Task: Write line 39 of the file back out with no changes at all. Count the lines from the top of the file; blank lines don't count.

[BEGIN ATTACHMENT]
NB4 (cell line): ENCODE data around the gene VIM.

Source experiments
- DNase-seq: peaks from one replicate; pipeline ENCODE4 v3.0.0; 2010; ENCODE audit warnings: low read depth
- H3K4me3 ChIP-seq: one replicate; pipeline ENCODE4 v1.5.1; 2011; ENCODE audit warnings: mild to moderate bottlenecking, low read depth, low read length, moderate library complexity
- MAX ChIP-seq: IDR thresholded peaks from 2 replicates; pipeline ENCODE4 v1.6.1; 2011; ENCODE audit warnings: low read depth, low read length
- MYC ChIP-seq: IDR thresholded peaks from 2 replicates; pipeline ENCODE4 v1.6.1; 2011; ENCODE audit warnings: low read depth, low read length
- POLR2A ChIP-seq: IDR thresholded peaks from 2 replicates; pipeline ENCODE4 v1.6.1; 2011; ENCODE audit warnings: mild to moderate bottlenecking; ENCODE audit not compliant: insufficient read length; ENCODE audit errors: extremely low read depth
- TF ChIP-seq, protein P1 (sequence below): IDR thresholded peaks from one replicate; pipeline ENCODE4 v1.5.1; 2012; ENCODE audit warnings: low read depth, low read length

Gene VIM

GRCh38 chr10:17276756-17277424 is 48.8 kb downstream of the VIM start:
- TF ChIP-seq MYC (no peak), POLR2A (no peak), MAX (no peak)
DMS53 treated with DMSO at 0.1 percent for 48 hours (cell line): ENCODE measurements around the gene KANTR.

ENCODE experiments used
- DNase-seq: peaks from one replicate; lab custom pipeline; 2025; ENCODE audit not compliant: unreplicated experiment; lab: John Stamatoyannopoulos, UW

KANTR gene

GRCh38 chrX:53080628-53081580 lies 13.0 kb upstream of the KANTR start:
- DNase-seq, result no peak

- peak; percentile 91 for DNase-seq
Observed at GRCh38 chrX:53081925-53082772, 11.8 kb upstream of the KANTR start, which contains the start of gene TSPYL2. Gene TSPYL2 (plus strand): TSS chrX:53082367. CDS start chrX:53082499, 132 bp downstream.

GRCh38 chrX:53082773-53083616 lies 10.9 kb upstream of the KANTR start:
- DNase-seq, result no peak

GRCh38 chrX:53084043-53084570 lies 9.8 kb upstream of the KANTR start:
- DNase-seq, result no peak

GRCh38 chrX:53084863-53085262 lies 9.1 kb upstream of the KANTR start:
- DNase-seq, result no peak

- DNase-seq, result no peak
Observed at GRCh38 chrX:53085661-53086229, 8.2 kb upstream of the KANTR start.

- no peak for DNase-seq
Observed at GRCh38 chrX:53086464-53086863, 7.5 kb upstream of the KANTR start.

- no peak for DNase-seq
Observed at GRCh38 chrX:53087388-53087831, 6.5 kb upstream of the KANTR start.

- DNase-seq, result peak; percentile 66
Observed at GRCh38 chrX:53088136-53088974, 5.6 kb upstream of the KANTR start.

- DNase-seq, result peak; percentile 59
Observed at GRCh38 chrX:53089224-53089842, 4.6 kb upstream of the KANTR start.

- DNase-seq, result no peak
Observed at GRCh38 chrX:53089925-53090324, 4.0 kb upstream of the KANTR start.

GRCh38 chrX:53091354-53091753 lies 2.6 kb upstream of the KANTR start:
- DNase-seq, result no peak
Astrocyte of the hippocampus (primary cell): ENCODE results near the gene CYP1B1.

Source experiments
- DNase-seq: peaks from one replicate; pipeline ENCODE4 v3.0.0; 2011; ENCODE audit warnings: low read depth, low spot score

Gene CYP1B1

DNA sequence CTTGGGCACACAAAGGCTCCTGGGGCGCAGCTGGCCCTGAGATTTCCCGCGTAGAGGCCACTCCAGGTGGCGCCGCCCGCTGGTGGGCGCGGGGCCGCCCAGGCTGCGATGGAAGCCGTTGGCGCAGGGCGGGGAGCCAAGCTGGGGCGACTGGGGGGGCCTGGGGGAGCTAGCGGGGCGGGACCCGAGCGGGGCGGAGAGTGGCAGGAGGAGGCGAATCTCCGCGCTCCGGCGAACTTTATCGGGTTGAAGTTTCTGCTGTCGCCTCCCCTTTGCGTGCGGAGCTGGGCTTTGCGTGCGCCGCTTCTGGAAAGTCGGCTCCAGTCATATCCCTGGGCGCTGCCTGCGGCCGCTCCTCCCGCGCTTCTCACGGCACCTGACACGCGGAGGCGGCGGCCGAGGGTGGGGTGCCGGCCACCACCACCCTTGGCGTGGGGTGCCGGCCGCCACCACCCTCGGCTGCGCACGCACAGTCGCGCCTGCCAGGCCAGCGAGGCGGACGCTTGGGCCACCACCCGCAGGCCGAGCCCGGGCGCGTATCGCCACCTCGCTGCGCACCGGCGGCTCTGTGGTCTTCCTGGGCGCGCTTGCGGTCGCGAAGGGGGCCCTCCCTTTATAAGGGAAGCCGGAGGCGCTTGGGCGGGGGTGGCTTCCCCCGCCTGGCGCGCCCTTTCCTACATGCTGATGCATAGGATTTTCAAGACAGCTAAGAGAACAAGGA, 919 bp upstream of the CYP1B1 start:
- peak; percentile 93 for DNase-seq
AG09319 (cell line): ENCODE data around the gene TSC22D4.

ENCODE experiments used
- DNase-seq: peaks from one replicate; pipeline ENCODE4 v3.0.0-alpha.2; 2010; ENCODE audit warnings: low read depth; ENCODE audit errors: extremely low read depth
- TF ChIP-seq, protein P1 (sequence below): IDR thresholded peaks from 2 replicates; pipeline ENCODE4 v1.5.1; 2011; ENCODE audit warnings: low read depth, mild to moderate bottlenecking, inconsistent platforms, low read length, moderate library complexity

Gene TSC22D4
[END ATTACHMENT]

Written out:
- DNase-seq, result no peak